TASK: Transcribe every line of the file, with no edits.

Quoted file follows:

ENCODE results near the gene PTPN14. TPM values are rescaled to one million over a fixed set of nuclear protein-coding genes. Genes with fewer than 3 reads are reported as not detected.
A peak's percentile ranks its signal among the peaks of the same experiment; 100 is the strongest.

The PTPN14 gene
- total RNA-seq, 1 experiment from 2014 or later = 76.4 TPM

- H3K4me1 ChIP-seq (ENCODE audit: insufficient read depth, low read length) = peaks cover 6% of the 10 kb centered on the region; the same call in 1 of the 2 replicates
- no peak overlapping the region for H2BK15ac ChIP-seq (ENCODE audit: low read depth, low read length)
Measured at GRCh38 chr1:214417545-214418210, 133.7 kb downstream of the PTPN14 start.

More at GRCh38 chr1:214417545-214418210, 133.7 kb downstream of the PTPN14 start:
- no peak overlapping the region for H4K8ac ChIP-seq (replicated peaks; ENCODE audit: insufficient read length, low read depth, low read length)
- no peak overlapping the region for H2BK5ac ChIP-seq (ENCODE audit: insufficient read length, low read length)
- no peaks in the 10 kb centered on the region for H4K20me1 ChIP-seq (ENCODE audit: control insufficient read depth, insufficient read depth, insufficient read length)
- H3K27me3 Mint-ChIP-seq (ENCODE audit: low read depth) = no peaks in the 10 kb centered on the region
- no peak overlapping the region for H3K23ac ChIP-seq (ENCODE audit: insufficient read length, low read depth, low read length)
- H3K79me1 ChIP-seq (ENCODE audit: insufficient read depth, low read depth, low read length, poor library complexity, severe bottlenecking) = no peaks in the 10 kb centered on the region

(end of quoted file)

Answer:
ENCODE results near the gene PTPN14. TPM values are rescaled to one million over a fixed set of nuclear protein-coding genes. Genes with fewer than 3 reads are reported as not detected.
A peak's percentile ranks its signal among the peaks of the same experiment; 100 is the strongest.

The PTPN14 gene
- total RNA-seq, 1 experiment from 2014 or later = 76.4 TPM

- H3K4me1 ChIP-seq (ENCODE audit: insufficient read depth, low read length) = peaks cover 6% of the 10 kb centered on the region; the same call in 1 of the 2 replicates
- no peak overlapping the region for H2BK15ac ChIP-seq (ENCODE audit: low read depth, low read length)
Measured at GRCh38 chr1:214417545-214418210, 133.7 kb downstream of the PTPN14 start.

More at GRCh38 chr1:214417545-214418210, 133.7 kb downstream of the PTPN14 start:
- no peak overlapping the region for H4K8ac ChIP-seq (replicated peaks; ENCODE audit: insufficient read length, low read depth, low read length)
- no peak overlapping the region for H2BK5ac ChIP-seq (ENCODE audit: insufficient read length, low read length)
- no peaks in the 10 kb centered on the region for H4K20me1 ChIP-seq (ENCODE audit: control insufficient read depth, insufficient read depth, insufficient read length)
- H3K27me3 Mint-ChIP-seq (ENCODE audit: low read depth) = no peaks in the 10 kb centered on the region
- no peak overlapping the region for H3K23ac ChIP-seq (ENCODE audit: insufficient read length, low read depth, low read length)
- H3K79me1 ChIP-seq (ENCODE audit: insufficient read depth, low read depth, low read length, poor library complexity, severe bottlenecking) = no peaks in the 10 kb centered on the region